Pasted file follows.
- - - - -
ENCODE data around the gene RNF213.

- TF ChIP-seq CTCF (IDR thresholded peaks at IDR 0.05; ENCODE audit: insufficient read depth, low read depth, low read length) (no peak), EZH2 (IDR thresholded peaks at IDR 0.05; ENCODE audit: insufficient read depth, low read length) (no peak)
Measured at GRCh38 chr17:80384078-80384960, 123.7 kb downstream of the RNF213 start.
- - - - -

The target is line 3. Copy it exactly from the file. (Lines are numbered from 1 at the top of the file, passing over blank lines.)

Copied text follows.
Measured at GRCh38 chr17:80384078-80384960, 123.7 kb downstream of the RNF213 start.